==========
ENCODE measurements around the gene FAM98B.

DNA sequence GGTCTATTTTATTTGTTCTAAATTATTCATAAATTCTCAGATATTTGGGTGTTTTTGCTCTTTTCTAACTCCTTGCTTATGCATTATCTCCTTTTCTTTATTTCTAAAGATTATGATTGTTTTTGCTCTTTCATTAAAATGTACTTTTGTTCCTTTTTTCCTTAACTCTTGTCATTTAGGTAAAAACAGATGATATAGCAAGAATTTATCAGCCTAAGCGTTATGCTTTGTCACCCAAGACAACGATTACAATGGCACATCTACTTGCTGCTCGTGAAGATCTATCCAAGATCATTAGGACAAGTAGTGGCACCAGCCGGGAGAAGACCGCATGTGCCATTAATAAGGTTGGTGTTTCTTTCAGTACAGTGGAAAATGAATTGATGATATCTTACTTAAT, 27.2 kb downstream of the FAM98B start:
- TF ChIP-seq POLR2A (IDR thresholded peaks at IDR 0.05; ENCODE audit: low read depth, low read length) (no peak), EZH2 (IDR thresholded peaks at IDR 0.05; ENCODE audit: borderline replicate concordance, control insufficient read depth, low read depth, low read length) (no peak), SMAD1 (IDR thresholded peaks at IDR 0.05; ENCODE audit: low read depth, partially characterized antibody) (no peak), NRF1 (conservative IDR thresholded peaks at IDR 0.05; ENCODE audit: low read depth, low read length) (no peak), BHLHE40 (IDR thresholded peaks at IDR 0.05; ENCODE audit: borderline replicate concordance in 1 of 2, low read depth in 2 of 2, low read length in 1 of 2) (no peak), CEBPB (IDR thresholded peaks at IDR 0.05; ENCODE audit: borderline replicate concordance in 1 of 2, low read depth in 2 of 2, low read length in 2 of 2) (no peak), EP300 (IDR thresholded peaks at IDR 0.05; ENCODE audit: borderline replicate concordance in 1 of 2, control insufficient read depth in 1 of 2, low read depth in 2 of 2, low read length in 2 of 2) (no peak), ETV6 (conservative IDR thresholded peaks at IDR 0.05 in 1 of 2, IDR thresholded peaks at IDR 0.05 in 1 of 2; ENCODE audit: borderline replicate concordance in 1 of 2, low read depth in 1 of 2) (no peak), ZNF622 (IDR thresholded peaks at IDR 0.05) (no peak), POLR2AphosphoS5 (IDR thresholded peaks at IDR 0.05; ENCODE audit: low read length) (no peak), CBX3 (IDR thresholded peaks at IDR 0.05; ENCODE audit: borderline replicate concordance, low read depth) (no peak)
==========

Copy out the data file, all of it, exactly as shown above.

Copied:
ENCODE measurements around the gene FAM98B.

DNA sequence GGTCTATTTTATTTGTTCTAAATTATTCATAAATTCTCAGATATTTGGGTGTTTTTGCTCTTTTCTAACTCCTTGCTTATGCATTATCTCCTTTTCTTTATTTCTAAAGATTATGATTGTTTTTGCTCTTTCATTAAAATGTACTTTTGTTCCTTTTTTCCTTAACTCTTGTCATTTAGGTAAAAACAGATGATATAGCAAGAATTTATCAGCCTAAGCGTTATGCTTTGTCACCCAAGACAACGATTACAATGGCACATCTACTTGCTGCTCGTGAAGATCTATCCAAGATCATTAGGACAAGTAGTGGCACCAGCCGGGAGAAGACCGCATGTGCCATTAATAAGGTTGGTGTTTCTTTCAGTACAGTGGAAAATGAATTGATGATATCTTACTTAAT, 27.2 kb downstream of the FAM98B start:
- TF ChIP-seq POLR2A (IDR thresholded peaks at IDR 0.05; ENCODE audit: low read depth, low read length) (no peak), EZH2 (IDR thresholded peaks at IDR 0.05; ENCODE audit: borderline replicate concordance, control insufficient read depth, low read depth, low read length) (no peak), SMAD1 (IDR thresholded peaks at IDR 0.05; ENCODE audit: low read depth, partially characterized antibody) (no peak), NRF1 (conservative IDR thresholded peaks at IDR 0.05; ENCODE audit: low read depth, low read length) (no peak), BHLHE40 (IDR thresholded peaks at IDR 0.05; ENCODE audit: borderline replicate concordance in 1 of 2, low read depth in 2 of 2, low read length in 1 of 2) (no peak), CEBPB (IDR thresholded peaks at IDR 0.05; ENCODE audit: borderline replicate concordance in 1 of 2, low read depth in 2 of 2, low read length in 2 of 2) (no peak), EP300 (IDR thresholded peaks at IDR 0.05; ENCODE audit: borderline replicate concordance in 1 of 2, control insufficient read depth in 1 of 2, low read depth in 2 of 2, low read length in 2 of 2) (no peak), ETV6 (conservative IDR thresholded peaks at IDR 0.05 in 1 of 2, IDR thresholded peaks at IDR 0.05 in 1 of 2; ENCODE audit: borderline replicate concordance in 1 of 2, low read depth in 1 of 2) (no peak), ZNF622 (IDR thresholded peaks at IDR 0.05) (no peak), POLR2AphosphoS5 (IDR thresholded peaks at IDR 0.05; ENCODE audit: low read length) (no peak), CBX3 (IDR thresholded peaks at IDR 0.05; ENCODE audit: borderline replicate concordance, low read depth) (no peak)